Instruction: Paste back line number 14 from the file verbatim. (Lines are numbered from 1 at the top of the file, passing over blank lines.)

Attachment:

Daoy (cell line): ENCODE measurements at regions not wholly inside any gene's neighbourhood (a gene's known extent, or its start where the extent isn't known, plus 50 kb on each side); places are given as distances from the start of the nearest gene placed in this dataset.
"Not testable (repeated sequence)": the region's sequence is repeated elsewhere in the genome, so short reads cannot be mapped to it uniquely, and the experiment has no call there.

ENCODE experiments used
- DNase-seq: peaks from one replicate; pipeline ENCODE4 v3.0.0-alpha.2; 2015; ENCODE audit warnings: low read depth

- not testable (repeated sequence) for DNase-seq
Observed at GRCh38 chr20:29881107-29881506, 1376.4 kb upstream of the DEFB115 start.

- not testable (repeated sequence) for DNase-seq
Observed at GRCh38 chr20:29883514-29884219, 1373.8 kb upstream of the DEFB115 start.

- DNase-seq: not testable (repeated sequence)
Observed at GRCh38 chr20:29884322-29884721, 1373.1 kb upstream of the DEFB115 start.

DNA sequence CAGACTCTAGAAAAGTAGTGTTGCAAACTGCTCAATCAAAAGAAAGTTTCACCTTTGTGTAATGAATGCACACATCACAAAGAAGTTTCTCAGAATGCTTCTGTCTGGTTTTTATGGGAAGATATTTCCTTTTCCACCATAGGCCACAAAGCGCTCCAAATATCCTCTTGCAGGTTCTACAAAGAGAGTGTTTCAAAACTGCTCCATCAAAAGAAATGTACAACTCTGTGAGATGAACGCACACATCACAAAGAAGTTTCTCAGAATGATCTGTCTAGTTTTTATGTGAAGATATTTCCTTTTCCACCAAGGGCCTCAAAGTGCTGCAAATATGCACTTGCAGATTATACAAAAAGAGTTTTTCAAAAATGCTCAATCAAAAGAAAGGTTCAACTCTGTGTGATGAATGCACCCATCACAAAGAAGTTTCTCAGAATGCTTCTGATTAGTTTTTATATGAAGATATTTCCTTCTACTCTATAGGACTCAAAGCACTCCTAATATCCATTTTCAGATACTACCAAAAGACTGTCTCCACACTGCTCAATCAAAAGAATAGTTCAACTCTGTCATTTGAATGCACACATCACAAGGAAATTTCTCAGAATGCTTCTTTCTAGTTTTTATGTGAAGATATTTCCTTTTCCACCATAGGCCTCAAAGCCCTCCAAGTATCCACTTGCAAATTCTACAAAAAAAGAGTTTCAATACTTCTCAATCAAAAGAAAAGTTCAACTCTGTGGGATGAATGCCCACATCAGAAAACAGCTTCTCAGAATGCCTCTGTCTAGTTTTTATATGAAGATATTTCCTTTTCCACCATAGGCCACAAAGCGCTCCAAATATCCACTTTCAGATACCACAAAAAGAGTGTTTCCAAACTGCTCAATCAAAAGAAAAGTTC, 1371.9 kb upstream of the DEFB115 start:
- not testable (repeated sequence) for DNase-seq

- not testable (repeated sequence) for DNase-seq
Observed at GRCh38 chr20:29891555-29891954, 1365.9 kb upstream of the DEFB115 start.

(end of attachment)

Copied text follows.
Observed at GRCh38 chr20:29891555-29891954, 1365.9 kb upstream of the DEFB115 start.